It’s World Password Day — Here Are Some Tips To Stay Safe Online!

We live in an online world now — as evidenced by the fact you’re currently reading this on some sort of device rather than in a newspaper or having it communicated by smoke signals. With that comes the difficulty of keeping your personal information safe and secure, a challenge for anyone in the digital age. Luckily, we’ve got some tips that can help you be your best (and safest) online self!

Manage Your Passwords Carefully

This might seem basic, but it’s something everyone should do and that a lot of people forget about. Your passwords are your most important line of defense when it comes to maintaining your online safety, so make sure you take care of them.

First of all, use a Password Manager such as one of these, for example, in order to keep track of them. Google also has one, if that’s easier for you.

Second, make sure you use different passwords for everything! It’s very easy for a hacker to get one password and gain access to everything you have if you use the same one for every site, and a password manager will make sure you don’t have to worry about forgetting anything.

Third, any time you have the option to use two-factor authentication (usually in the form of having to confirm a login on your phone or tablet), make use of it! It might be a minor annoyance, but it goes an extremely long way towards keeping people out of your business.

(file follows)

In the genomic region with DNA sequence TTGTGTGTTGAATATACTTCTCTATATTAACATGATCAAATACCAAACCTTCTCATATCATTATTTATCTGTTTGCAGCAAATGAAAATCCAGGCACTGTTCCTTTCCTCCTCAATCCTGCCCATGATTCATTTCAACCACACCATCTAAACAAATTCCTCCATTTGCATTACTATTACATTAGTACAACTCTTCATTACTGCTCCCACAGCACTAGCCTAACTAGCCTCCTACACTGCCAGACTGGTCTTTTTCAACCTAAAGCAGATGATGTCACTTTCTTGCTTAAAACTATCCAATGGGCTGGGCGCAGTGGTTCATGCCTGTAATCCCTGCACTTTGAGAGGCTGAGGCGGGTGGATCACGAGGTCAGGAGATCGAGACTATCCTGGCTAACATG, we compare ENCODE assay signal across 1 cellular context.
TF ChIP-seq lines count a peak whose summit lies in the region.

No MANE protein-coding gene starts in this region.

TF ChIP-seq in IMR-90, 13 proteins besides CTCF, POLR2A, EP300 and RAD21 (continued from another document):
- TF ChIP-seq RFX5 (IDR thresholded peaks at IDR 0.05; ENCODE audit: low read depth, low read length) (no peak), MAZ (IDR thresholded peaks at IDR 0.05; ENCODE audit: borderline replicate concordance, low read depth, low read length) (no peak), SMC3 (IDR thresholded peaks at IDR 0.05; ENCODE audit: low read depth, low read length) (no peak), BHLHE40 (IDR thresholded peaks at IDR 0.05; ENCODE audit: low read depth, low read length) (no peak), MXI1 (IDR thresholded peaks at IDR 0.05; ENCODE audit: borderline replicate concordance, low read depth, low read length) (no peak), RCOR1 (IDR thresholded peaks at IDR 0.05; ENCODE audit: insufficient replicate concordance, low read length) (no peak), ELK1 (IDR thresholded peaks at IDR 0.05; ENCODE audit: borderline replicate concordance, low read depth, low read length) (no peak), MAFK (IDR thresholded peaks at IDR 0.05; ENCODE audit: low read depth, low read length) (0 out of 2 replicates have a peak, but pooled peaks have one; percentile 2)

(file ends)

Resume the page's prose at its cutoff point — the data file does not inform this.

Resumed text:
Be On Alert For Scams And Malware

While seeing to your passwords is a passive way to protect your data, there are also ways you can take an active role. Ultimately, this is a lot more about what not to do than what to do. One of the most common ways people gain access to your data is by phishing: sending out links in the hopes people will click on them without thinking about it. Don’t fall for it! If you’re not expecting to receive a link in your e-mail, or you can’t confirm its source, do not click on it!

Phone calls are also another common way of scamming people, and they’re very easy to spoof — meaning hackers can pretend they’re calling you from a number you know. Don’t trust your caller ID simply because it claims to be from a trustworthy source like your bank; use your best judgment and ask them to prove they are who they say they are! There is, however, one way you can take active measures to keep your data safe: sign up for a credit monitoring service like CreditKarma or any offered by credit card companies themselves. These services will help you track whether someone has opened a credit card in your name, possibly damaging your credit rating through no fault of your own.

Make Sure Your Devices Are Secure

In addition to your passwords and your info, your devices themselves can be a source of vulnerability; malware, spyware, and other hazards of the online world can find their ways onto your phones, tablets, and laptops all too easily. The good news, though, is that there are some steps you can take regularly that will get rid of most of the hostile programs — and they’re not even difficult ones!

First, always keep your software up-to-date. Yes, you might have to go 10 minutes without your phone, or restart your computer, and that’s super annoying, but malicious programs feast on outdated security software, so this is 100% worth it.

Second, this is going to seem silly, but restart your phone once a week. The majority of malware on mobile devices lives in their memory; once you restart your phone, everything in the memory resets, making all of that malware evaporate.